OAKLAND, CA — Copenhagen may have ended with a whimper but the drive to address climate change will rapidly fuel the fledgling carbon trading, consulting and software management sectors in the coming years.
Separate reports out this week predict gangbusters growth for sectors that have sprung up to help companies and governments reduce their carbon footprints. Just-released research predicts the carbon management and services market will swell tenfold over the next seven years, billions will pore into carbon capture and storage technologies, and the emissions trading market will triple within four years.
"Regardless of what happened in Copenhagen, the low-carbon momentum has already begun to take root around the world," Pike Research said in an excerpt of its report, "Carbon Management Software and Services: Business Drivers, Policy Issues, Enterprise Adoption Patterns, Competitive Landscape, and Market Forecasts."
The report pegged the fledgling carbon management software and services market at $384 million in 2009, with potential to grow at a 44 percent compound annual growth rate through 2017, when its value will top $4.3 billion.
"Carbon accounting is a nascent and dynamic field," Pike Research Managing Director Clint Wheelock said in a statement Tuesday. "As such, the vendor landscape is very fragmented. Young startups are competing against the many established firms in the market, as well as heavyweight software and IT services companies."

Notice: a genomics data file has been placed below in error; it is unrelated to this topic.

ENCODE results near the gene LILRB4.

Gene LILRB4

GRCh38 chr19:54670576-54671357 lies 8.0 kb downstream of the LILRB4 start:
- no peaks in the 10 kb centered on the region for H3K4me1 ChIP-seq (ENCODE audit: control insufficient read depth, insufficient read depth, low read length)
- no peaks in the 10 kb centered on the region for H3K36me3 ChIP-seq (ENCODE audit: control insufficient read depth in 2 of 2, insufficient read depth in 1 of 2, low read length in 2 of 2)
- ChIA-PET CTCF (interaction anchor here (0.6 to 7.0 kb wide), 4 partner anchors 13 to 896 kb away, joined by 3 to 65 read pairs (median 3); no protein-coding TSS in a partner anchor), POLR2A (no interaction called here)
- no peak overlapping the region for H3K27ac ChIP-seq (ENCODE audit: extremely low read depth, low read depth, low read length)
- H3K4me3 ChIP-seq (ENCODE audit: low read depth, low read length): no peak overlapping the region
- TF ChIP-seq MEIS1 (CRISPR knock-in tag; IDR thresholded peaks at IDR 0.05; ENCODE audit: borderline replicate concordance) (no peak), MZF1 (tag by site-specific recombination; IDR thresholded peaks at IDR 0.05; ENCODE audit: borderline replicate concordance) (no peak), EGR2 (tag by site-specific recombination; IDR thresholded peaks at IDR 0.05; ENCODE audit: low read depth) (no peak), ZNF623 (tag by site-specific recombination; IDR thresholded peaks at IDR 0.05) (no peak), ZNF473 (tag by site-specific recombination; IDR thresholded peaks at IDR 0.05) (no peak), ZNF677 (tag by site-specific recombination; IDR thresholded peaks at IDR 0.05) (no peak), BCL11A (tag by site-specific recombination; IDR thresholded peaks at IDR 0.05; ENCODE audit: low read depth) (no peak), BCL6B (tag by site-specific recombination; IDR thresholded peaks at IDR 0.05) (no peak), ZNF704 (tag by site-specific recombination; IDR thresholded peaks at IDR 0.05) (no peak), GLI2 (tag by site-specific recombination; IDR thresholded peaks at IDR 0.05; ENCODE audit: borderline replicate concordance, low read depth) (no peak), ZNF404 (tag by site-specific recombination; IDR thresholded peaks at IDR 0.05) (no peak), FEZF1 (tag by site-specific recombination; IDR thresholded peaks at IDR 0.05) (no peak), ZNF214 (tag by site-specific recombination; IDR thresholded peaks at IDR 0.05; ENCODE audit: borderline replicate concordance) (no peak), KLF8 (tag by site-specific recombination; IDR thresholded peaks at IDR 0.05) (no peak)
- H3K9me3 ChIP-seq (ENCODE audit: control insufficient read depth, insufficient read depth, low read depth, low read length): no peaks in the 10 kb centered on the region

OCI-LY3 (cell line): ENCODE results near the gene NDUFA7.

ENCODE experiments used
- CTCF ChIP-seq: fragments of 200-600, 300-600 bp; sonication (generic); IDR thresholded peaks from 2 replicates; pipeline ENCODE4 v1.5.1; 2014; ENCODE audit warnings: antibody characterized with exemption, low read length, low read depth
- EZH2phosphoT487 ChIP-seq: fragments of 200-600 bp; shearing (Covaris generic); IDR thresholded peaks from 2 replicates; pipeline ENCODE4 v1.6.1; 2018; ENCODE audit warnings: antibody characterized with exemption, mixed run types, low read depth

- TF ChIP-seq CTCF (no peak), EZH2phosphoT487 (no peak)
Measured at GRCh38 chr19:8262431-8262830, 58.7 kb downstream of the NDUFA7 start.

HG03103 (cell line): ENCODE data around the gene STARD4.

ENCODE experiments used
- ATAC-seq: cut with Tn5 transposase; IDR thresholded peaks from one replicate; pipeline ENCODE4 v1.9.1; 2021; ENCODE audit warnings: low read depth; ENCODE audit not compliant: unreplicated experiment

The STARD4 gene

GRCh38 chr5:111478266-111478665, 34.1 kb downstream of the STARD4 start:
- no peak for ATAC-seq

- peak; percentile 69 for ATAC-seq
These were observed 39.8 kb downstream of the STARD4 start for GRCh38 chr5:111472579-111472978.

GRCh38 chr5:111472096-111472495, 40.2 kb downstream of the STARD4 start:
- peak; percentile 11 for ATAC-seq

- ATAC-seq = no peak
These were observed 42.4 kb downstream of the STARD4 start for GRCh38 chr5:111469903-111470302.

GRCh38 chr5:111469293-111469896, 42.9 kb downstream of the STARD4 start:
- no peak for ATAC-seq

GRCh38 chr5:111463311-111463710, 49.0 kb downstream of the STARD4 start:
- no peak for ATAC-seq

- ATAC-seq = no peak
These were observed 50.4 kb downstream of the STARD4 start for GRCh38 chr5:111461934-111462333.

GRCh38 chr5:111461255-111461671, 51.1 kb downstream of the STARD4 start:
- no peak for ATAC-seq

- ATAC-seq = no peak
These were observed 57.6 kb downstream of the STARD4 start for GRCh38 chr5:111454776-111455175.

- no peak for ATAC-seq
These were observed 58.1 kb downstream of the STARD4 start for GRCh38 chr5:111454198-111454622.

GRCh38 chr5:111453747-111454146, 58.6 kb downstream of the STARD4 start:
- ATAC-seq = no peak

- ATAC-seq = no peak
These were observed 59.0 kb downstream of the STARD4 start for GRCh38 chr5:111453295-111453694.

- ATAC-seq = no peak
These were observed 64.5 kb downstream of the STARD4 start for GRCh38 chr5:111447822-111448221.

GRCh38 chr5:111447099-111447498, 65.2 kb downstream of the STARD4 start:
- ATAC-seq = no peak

Western Europe, bound by the Kyoto Protocol and emissions reduction commitments, currently represents the largest regional market for carbon management software and services, but North America is expected to supplant the region as market leader by 2013.
Between 2009 and 2010, Pike predicts the North American carbon management and services market by more than 75 percent.
Carbon trading is a significant part of regional efforts to reduce greenhouse gas emissions, such as the European Union Emission Trading System (EU ETS) and a proposed cap-and-trade program in climate change legislation currently working its way through the U.S. Congress.
New York-based ABI Research believes the global carbon trading market to reach $305 billion in 2014, compared to $118 billion in allowances traded in 2008.
In its report released Monday, "Carbon Capture, Sequestration and Emissions Trading: The Outlook for Global Carbon Markets," ABI also predicts $14.6 billion will be invested in 73 new CCS projects between 2009 and 2014, preventing some 146 million tons of CO2 from entering the atmosphere.
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